Diffusionism: Introduction and British School of Diffusion for Competitive Exams

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Diffusionism: Introduction and British School Of Diffusion (Anthropology)


  • 19th Century evolutionists were well aware that a full understanding of culture required explanations of both their similarities and differences. They were of view that similarities emerged, because of mental uniformity and caused mankind to react in the same way to uniform environmental conditions.
  • Cultures in the same stage of development were not related, because a greater or lesser part of the cultural inventory was discovered freely. When uniform traits appeared in the area far apart and without historical contact, it was accepted that they had evolved separately. Thus, similar parallel inventions were the strongest proof of ‘psychic unity’
  • During 20th century, several schools of thought appeared in Britain, American and Germany that claimed to be anti-evolutionists even maintained that culture traits were more often invented than imitated. Diffusion does not necessarily deny evolution, but it certainly interferes in the neatness of evolutionary schemes.
  • Diffusion is taking over of traits by imitation, while migration implies that culture carrier broke away from their original settlements and moved to other parts of the world taking their cultural inventory with them, but adapting it to new environmental conditions.
  • In history, certain societies or places have served as centres from where cultural traits have spread to other parts of the world. These centres of cultural diffusion were more progressive societies and developed rapidly by invention and discovery.
    • Egypt was, for many centuries a cultural centre from where cultural traits in the field of arts and political organization spread to north-west in Europe and to east as far as India.
    • Rome was a great culture centre , from where Roman law spread in most countries in Europe.
    • In Asia, Chinese middle kingdom was a dominant cultural centre, where cultural traits spread throughout Asiatic mainland.

Conditions Related to Cultural Diffusion

Conditions Related to Cultural Diffusion
Conditions Related to Cultural Diffusion

Schools of Diffusion

  • Diffusionists have not shown unanimity on the question as to which was the place from where culture traits reached in other parts of the world. As a result of differences in their opinions, the diffusionists are divided into three schools, namely,
Schools of Diffusion

Schools of Diffusionism

Schools of Diffusionism

British School of Diffusion

  • British School of Diffusion is also known as Pan-Egyptian School. This school came into being too late in the history of anthropology, but was first to disappear. Elliot Smith was the founder of this school and W. J. Perry was his true follower. They are designated as extreme diffusionists and Egyptogist, because for them, Egypt was the only centre of culture from where culture traits diffused or migrated to rest parts of the world.
British School of Diffusion

Grafton Elliot Smith (1871 - 1937)

Grafton Elliot Smith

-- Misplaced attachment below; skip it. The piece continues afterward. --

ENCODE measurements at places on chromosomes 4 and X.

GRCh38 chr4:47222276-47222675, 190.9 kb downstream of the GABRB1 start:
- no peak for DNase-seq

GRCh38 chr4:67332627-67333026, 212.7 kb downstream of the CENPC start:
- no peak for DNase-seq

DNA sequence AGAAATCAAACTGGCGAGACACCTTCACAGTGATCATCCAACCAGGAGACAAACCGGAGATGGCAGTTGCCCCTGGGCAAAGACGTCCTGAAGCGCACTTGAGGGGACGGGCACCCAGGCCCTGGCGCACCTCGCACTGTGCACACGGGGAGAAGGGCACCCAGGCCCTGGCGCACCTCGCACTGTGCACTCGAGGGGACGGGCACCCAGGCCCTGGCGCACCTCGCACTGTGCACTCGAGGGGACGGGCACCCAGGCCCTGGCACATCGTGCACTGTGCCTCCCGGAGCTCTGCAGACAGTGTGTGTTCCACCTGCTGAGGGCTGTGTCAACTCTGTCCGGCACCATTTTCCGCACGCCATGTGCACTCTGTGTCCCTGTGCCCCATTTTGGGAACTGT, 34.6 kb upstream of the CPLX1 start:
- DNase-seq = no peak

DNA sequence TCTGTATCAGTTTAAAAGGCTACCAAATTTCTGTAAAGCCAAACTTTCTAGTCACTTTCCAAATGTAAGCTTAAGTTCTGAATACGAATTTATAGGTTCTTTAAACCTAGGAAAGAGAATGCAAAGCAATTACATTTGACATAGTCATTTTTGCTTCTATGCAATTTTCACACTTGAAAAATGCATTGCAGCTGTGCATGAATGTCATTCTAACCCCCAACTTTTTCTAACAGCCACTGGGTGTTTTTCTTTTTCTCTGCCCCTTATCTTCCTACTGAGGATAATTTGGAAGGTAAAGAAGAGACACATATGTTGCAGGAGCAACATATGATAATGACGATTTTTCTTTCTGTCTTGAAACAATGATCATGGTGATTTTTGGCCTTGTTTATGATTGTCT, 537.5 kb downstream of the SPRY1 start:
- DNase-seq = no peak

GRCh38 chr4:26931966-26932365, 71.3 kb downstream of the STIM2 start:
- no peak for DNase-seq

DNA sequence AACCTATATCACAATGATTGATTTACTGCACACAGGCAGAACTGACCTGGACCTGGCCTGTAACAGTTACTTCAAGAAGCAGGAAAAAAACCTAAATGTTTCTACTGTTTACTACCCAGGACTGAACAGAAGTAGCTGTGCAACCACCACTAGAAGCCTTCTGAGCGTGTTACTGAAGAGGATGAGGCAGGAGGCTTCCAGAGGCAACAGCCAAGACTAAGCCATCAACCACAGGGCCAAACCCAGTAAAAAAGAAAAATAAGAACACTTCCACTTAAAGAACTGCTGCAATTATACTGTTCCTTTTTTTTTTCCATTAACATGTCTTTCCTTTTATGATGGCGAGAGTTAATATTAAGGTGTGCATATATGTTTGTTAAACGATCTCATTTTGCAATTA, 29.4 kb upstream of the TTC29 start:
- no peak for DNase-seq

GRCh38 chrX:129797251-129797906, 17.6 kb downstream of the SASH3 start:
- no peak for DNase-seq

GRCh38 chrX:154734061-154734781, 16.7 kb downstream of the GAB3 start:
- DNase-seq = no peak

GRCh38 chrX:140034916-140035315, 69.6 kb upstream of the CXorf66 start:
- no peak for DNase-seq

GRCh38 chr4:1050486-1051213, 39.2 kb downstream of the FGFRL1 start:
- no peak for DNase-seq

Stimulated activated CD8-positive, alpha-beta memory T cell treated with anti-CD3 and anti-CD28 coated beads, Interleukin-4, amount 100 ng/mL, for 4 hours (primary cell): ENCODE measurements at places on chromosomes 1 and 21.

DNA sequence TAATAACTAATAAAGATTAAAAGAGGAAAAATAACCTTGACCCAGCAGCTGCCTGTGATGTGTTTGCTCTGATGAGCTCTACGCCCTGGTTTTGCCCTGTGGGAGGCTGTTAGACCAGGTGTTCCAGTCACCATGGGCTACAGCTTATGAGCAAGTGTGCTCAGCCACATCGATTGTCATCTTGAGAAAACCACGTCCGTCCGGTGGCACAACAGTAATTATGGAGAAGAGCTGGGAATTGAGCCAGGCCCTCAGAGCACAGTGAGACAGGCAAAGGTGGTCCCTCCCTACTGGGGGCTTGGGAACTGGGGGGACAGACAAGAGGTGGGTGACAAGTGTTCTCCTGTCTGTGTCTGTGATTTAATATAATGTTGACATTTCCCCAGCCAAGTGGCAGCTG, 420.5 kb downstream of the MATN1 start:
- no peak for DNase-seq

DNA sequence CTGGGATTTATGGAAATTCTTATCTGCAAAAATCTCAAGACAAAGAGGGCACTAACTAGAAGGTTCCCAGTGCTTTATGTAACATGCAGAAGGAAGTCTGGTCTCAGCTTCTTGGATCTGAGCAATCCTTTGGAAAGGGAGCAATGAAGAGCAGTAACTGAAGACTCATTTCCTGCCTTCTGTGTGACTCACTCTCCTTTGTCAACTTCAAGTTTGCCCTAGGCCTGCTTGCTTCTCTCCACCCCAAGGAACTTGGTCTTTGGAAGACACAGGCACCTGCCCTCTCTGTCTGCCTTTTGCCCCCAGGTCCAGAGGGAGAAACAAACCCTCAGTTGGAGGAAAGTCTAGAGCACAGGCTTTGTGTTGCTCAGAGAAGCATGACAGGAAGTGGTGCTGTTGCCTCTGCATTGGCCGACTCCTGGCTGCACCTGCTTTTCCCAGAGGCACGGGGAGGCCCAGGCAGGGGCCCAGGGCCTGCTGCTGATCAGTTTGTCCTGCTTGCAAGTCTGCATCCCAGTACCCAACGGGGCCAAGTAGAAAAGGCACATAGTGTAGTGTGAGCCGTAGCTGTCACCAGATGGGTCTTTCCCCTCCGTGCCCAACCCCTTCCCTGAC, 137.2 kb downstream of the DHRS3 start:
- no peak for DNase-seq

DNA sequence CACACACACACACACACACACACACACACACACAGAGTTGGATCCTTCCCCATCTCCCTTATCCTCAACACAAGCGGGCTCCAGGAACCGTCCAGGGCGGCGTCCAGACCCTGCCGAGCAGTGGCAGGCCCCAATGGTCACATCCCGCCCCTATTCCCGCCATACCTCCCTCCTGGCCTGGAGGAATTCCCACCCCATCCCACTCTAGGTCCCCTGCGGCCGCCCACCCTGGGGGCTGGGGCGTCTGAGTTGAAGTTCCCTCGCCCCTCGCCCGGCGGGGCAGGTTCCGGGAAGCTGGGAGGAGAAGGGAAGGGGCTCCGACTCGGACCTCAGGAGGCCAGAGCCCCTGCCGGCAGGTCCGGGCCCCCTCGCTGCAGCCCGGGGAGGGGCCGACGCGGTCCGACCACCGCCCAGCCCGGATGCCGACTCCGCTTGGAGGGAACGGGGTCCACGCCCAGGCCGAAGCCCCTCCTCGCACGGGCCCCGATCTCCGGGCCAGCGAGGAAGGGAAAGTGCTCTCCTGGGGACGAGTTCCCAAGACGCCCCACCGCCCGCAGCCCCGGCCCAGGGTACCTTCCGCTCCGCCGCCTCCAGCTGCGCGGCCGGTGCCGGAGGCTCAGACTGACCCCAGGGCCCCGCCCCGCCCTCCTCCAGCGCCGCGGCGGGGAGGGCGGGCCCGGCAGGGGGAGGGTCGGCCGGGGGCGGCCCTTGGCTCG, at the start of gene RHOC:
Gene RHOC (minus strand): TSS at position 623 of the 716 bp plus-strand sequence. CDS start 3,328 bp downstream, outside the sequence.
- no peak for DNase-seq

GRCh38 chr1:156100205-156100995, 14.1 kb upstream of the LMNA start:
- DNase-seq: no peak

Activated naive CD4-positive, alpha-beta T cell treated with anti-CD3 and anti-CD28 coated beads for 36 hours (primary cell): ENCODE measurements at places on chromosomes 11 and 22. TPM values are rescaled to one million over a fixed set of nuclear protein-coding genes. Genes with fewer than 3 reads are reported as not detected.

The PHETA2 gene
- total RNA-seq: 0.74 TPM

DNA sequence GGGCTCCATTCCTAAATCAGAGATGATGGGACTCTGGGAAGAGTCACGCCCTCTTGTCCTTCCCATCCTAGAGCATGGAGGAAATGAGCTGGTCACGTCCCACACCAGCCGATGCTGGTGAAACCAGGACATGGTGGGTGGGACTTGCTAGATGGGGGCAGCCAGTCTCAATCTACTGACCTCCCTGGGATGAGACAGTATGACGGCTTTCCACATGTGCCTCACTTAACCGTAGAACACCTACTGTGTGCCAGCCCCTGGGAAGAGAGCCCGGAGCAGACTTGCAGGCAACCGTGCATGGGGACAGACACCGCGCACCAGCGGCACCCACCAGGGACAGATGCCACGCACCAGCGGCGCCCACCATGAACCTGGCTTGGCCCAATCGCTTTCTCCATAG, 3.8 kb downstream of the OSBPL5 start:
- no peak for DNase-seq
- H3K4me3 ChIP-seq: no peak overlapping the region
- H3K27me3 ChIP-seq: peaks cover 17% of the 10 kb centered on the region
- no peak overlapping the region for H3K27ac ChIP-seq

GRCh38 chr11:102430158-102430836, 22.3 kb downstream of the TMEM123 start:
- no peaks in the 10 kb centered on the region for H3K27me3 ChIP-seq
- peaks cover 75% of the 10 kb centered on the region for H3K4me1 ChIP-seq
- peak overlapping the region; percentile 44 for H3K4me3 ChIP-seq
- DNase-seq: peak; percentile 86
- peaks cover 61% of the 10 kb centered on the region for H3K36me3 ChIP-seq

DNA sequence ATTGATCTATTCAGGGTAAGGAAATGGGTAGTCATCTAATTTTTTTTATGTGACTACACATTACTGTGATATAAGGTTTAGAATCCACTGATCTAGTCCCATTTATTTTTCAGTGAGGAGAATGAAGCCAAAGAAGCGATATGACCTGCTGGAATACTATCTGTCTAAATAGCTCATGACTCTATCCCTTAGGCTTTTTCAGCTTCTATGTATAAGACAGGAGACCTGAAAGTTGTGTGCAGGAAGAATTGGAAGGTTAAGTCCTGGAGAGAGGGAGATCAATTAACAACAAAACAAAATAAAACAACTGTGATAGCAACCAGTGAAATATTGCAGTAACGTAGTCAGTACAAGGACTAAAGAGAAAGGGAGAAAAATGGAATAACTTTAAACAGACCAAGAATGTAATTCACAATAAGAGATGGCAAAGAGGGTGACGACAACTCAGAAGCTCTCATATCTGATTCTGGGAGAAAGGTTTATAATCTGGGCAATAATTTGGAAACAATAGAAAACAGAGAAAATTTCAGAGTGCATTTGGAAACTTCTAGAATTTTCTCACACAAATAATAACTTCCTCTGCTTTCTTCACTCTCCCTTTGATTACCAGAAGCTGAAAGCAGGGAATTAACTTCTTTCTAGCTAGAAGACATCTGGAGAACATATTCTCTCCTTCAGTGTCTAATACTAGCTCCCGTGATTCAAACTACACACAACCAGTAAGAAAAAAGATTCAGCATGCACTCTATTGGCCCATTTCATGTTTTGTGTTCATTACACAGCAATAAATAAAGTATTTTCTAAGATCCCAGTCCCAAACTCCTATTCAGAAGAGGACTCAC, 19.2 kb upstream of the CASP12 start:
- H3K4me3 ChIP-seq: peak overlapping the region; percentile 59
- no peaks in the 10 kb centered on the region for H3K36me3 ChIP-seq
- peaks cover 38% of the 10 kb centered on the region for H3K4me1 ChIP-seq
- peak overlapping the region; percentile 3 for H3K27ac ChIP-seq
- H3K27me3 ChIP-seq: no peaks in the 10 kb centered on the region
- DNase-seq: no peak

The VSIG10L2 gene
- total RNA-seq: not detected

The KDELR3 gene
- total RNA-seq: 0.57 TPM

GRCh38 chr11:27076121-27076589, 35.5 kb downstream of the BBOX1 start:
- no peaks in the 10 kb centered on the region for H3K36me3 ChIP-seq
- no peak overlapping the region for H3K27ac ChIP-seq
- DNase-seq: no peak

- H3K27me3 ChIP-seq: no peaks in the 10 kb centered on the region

• Elliot Smith was basically an anatomist by profession. On his first visit to Egypt, he became a great admirer of Egypt. Upon his return to Cambridge, he was surprised to see similarities between Egyptian Complex of large stone monuments in association with Sun worship. In his famous book entitled ‘The Origin of Civilization’ was published in 1928. He emphasized upon Egypt as the origin of civilization
  • Ancient Egypt invented a full-fledged system of hydraulic agriculture, invented necessary items like pottery, weaving, the wheel, plough and writing. They began to build cities and established law, government and religion. They mummified dead bodies and built graves in the name of the dead.
  • Smith was well aware that man was more older than civilization. He called all the people outside the civilization as natural man. He described their culture or collection of negative traits, because there was no clothing, housing, ornaments, government, burials, etc. He was rather unique in his attempt to deprive natural man even of magic.
  • He popularized the idea that man was basically uninventive. Thus, he discarded the idea of multiple origin, independent invention, psychic unity, progress and survivals.


Q1. Which of the following is not a condition for adoption of a cultural trait by a cultural group?

  1. The trait must be meaningful, economical or socially sustainable for the new group.
  2. Trait does not change and is adopted in its original form.
  3. cultural traits always flow from high culture to low culture.
  4. The new traits might lead to cultural changes adopted by the other group.

Answer: (B)

Q2. Who among the following does not belong to British diffusionist school?

  1. G. E. Smith
  2. W. J. Perry
  3. W. H. R. Rivers
  4. L. Frobenius

Answer: (d) L. Frobenius

Q3. Which of the following is Known as ‘Pan-Egyptian School’ ?

  1. British Diffusionist School
  2. German Diffusionist School
  3. American Diffusionist School
  4. None of the above

Answer: (a) British Diffusionist School

Q4. The book entitled ‘The Origin of Civilization’ was written by

  1. V. G. Childe
  2. W. H. R. Rivers
  3. G. E. Smith
  4. F. Ratzel

Answer: (c) G. E. Smith


#Conditions related to diffusion of a cultural trait.

#Schools of Diffusionism

#British School of Diffusionism.

#G. E. Smith

#Anthropological theories

#Socio-Cultural Anthropology


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